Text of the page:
The continuous innovation within digital channels and the rise of new industries such as the Internet of Things coupled with ruthless competition have led to professionals seeking roles not confined to traditional monikers. In this ever-growing and ever-changing creative economy fueled by information and technology, people need to continually think outside the box. To do so, they must exempt themselves from “in-the-box” titles.
This shifting trend in empowering professionals and top recruitment consultants to employ more playful job titles in the workforce do redefine the purpose and importance of a job title. The ever-increasing competitive nature of the marketplace means a company’s differentiation is their team members. Changing job titles with something containing more personality may just be the potential perk to create a job that makes them feel alive.
Employees must be able to seek out ways to derive creativity and maintain a degree of fun. By shifting away from traditional job titles, they’ll uncover new ways to use their unique talents and skill sets.
Job Titles: Conventions and Trends
In a conventional workplace setting, traditional job titles are indicators of rank. Job titles have always been the measure of a career’s worth. They are hierarchical by nature, often used to determine artificial authority within an organization.
But if you want your team to work with greater purpose and urgency, they must be able to share their talents despite their hierarchical position. In this aspect, conventional wisdom and hierarchical titles must go.
And while a surge in newly-crafted titles such as Digital Prophet, Unicorn-in-Chief, or Java Sensei have cropped up in recent years, title inflation is not a new phenomenon. The idea of title inflation goes as far back as the 80s, and perhaps even further.
The beloved TV show “Cheers” parodied this seemingly internet-era phenomenon when waitress Carla Tortelli and bartender Sam Malone were given the titles “Managing Director of Waitresses” and “Executive Supervising Bartender,” respectively.
The problem with job titles
The origin of traditional job titles came about in the 1930s when organizations required defined roles to manage increasingly complex work environments. But in the ‘90s, employees started voicing out their concerns regarding job titles and how they may be perceived. After all, a glossy job title doesn’t necessarily give you a role with more money, prestige or meaning.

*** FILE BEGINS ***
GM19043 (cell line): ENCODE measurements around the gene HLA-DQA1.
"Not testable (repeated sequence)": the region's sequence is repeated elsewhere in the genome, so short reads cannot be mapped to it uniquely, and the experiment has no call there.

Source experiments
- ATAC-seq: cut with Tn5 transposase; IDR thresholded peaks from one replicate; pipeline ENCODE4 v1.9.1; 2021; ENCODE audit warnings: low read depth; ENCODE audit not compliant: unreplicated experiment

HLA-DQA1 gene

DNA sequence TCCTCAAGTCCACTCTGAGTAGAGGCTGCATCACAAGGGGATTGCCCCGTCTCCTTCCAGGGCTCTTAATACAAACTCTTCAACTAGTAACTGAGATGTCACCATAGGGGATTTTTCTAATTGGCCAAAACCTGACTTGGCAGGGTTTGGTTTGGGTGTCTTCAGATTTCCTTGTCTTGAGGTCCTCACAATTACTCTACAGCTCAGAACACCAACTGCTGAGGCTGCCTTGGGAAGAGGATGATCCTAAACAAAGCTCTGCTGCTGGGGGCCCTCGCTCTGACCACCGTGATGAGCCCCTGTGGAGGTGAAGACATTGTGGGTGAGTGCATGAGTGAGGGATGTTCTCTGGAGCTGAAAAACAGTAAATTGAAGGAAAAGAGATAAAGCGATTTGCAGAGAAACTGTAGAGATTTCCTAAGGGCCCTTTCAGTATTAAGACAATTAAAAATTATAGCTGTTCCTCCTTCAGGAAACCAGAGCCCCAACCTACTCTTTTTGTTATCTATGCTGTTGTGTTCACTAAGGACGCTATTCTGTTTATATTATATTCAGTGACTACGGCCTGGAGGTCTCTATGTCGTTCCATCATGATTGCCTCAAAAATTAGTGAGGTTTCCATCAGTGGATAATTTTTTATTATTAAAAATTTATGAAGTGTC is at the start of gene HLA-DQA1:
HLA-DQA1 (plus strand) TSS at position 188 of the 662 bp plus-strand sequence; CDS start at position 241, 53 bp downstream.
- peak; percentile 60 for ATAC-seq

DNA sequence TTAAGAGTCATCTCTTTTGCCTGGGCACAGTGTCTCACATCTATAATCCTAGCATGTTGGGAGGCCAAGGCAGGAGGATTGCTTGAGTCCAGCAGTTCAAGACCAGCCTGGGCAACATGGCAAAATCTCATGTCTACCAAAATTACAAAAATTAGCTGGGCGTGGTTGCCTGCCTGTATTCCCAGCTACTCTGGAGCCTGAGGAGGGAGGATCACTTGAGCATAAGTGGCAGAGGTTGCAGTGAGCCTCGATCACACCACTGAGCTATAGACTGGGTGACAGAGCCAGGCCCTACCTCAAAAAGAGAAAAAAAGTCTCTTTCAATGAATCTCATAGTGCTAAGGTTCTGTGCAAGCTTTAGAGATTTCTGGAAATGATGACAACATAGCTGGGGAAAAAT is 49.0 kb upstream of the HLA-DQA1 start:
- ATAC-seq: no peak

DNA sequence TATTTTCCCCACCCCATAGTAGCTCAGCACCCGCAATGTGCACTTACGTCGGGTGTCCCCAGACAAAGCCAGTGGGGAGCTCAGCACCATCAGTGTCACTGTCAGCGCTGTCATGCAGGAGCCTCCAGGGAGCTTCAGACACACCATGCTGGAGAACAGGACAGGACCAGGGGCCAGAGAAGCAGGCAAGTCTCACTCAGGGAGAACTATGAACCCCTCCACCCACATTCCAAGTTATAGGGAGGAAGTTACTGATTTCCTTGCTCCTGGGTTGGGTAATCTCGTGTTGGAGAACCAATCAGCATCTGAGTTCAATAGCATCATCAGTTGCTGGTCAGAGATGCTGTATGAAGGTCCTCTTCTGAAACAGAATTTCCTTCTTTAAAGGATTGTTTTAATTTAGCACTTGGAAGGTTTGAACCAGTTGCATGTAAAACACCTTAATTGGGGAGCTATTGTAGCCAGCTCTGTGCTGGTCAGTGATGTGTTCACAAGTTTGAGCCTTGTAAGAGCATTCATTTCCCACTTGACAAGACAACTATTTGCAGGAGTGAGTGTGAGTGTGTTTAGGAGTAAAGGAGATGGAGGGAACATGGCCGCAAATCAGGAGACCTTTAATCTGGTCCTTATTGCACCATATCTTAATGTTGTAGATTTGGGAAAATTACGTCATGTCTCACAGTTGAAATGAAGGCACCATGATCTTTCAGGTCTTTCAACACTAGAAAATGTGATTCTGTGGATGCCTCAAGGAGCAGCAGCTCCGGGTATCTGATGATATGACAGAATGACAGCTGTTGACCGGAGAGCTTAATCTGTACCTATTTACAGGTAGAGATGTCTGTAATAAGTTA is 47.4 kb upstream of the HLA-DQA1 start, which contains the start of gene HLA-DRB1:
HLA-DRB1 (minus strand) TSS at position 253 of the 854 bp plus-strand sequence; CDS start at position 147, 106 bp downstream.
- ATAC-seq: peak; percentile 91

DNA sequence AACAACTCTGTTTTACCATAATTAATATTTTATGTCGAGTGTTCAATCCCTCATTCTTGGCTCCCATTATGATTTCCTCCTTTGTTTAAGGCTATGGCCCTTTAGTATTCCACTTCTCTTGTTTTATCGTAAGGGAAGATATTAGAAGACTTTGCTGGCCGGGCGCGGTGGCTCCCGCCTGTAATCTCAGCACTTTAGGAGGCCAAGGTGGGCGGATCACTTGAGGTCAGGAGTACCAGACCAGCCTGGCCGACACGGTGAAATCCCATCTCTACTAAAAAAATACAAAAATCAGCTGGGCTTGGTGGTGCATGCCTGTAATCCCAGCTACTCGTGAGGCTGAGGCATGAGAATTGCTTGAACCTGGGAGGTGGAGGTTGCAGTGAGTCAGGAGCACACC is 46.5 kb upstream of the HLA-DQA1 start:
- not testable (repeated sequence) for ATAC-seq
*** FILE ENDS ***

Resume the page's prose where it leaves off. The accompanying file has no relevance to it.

What you need to do is to look beyond the hype and know how to uncover clear, fulfilling opportunities.
Essentials for a fulfilling career
If your job doesn’t leave you feeling challenged or satisfied, what you need to do is to change the criteria in which you discern between a job role and its title. Instead of seeking prestige, pursue respect. Instead of money, seek out work that accounts for your strengths, personality, and interests, using your unique talents in a role with ethical work that benefits the broader society.
Such criteria are scientifically proven elements to give you a boost in positive emotions. Using your unique talents and strengths makes you feel great. This will lead to the pursuit of your passions and a genuine work-life balance.
Getting into the meat of a role
So you’ve done a thorough self-assessment and found careers compatible with your personal traits and interests. But how do you know that the job is a good fit? This is the time to review more than just the responsibilities and paycheck.
The process of defining if a job leads to fulfilling opportunities can take many forms. What’s important is that you experience good culture fit, the position is interesting and challenging, it agrees with the lifestyle you want, and it leaves you feeling professionally satisfied while fitting into your career narrative.
In all the excitement of receiving a job offer, pause for a second to ask yourself such questions. Remember that the job search is a two-way street. It’s important the job satisfies you, and aligns with your values and interests.
In today’s employment market, the unprecedented rate of innovation is leading to cultural shifts in how we measure the importance of a job title.
So what, exactly, is in a name? In today’s job market, very little. While a title may give prospective employers a glimpse into your skill sets and talents, the swift changes occurring in the supply and demand of skilled and professional workers are reducing the importance of titles.
Job titles today often bear little resemblance to work being carried out. To shine in this highly competitive marketplace, aim the spotlight on the responsibilities and accomplishments you’ve achieved in that role. Zeroing in on the work and attributes associated with that title can make a big difference in attracting the latest jobs that will make you feel authentic and alive.
David Mackenzie is a recruitment professional with over twenty years’ experience in the field and a record of entrepreneurial accomplishment, David is Managing Director and Head of HR at Mackenzie Jones.